RAheem Sterling was just getting started, but the Queens Park Rangers, who had hired him in 2005 just before his 11th birthday, knew what they had. According to Joe Gallen, the director of youth development at the time, it was something special. And then he would do everything he could to make sure young Sterling was as happy and comfortable as possible.
Gallen, now deputy director of Leyton Orient, enjoyed chatting with Sterling in his office at the Harlington boot camp, sometimes just the two of them, other times with the protégé’s mother, Nadine. He asked Sterling how school was going, how his family was doing; there would be football tips, words of encouragement. One day, however, Sterling had something to vent about.
“Raheem said he didn’t think the coach was good,” says Gallen. “It was as direct as that, really. I was around 12 years old and it was quite a statement for someone that age. I asked him why and he said he didn’t think he was up to the task, that the training wasn’t good enough. “
And here’s the thing. Gallen looked at him, secretly watched a couple of sessions, and realized that Sterling was right. The team would soon have another coach.
“I was really surprised because when I was chatting with Raheem, it was about his school, what his mother was like, that kind of thing,” says Gallen. “I did not expect or ask for that. He didn’t mean it in a rude way, it was in a very considerate and steely way. He had that toughness in him even then. He said it quietly but it had a bit of weight.
“For a 12-year-old to come out and say that and be correct, that’s the key. I worked in the school and youth development section for the first 10 years of my coaching career and I never, ever saw anything like it. “
It is at times like these, when Sterling makes his way into Euro 2020, doing more than any other player to lead England into Sunday’s final against Italy, that such anecdotes have a particular resonance. Even as a child, Sterling knew what he wanted, what he needed, and he wasn’t afraid to act on it. As now, he has known what England needed: an experienced player to impose his quality and personality in the tournament.
Aside from the 0-0 group stage draw against Scotland, when all England players struggled, Sterling has delivered fearlessly, his performances never falling below eight out of 10.
The Manchester City striker was decisive again in Wednesday’s semi-final 2-1 over Denmark, smashing his rivals from first to last, forcing Simon Kjær’s own goal draw and earning the penalty that Harry Kane converted into a rebound. . Earlier in the final, Sterling had three goals and one assist. Gareth Southgate spoke after the tie with Denmark about how his team had found a way to win, even if it was a battle. His talisman is the epitome of lack of remorse.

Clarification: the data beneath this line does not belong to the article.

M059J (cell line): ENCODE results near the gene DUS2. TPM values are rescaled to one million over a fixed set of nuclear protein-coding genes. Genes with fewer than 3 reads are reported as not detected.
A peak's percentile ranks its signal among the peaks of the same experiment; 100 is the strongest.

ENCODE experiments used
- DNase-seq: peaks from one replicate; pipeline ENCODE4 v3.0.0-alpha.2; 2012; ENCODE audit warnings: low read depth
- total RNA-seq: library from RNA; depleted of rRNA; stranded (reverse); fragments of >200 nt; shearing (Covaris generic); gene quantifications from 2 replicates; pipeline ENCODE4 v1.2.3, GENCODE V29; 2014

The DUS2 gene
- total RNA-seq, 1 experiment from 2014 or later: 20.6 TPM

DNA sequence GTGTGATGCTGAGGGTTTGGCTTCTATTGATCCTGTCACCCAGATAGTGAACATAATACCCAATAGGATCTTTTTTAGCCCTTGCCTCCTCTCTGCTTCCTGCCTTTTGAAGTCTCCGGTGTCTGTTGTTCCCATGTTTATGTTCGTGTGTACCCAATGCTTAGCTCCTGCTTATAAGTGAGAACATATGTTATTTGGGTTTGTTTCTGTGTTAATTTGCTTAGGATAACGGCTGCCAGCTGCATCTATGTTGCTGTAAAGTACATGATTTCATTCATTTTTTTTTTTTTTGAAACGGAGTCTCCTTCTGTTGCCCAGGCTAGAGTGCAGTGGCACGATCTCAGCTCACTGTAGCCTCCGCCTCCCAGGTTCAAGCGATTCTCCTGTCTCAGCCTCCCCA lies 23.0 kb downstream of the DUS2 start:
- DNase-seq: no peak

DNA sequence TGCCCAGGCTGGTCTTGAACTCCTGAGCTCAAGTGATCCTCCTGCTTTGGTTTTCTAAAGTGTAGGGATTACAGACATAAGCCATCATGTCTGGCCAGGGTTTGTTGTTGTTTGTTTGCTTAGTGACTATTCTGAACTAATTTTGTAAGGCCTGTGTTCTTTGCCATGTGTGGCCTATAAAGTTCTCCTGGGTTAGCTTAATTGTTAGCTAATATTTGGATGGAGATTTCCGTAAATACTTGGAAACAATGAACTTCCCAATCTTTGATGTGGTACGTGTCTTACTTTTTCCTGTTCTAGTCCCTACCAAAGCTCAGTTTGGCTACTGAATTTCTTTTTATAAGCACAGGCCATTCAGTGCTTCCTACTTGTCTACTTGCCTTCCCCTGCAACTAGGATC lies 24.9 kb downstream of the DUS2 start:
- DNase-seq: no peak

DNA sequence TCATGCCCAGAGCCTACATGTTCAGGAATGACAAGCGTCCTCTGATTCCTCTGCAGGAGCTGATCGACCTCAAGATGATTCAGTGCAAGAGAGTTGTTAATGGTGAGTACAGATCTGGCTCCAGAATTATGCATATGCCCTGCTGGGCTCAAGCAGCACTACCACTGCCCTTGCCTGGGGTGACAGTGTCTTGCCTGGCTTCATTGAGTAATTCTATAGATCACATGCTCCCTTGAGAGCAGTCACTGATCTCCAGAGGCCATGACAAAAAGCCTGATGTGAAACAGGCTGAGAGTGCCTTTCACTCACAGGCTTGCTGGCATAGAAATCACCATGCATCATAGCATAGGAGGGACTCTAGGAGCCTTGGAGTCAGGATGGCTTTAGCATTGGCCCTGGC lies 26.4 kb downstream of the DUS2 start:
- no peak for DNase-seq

Sterling’s path in the game would have been different if it weren’t for John O’Brien, who was responsible for bringing him to QPR. The club’s head of youth recruiting at the time, who also worked for Wycombe Wanderers, Arsenal, Liverpool and Fulham before. his death in 2015, had repaired and honed relationships with key youth soccer figures in the London Borough of Brent, meaning the best players would be sent back to QPR for trials rather than elsewhere.
“It bothered me that the best kids from Wembley and Brent, where Raheem grew up, went to Watford,” says Gallen. “Because I consider that area to be in West London and it is QPR territory. John got our relationships back on track and without that the guys who came in then wouldn’t have come, including Raheem. John was a good explorer, highly respected. Shirt and tie, he looked like a businessman, always impeccable ”.
Gallen can still imagine Sterling’s first test game for QPR, in which he scored a hat-trick. The following weekend, he was invited to come back and scored more goals.
“I looked at it with my brother, Steve, who was a part-time staff member, and I was like, ‘Wow, that’s Ian Wright,’” says Gallen. “I was thinking, ‘He’s a little small but that shot and the speed…’ I told the club secretary, Terry Springett, we had to sign him right away. That’s when we got Raheem’s mother in, discussed our plan for him, and were able to get him a five-year registration contract. “
The length of the deal protected QPR and meant that when Liverpool took him away when he was 15 years old, the London club charged a large fee. “I have been told that it amounted to over £ 10 million,” says Gallen.
Gallen remembers going to the Brent Cross Mall and buying Sterling a tracksuit and boots: “the look on his face and his mother’s,” he says. And, if Sterling wasn’t always an angel, Gallen was always there to support him.
“They were in the minibus coming back from a game, the coaches were driving it, and there was a lot of commotion,” says Gallen. “Whatever happens and I don’t think it was very good, if I’m honest, there was a clamor for me to get rid of the three or four children who had actually been playing, including Raheem. But I just told Terry [Springett]: ‘Tell everyone they can leave before Raheem leaves.’
George is Digismak’s reported cum editor with 13 years of experience in Journalism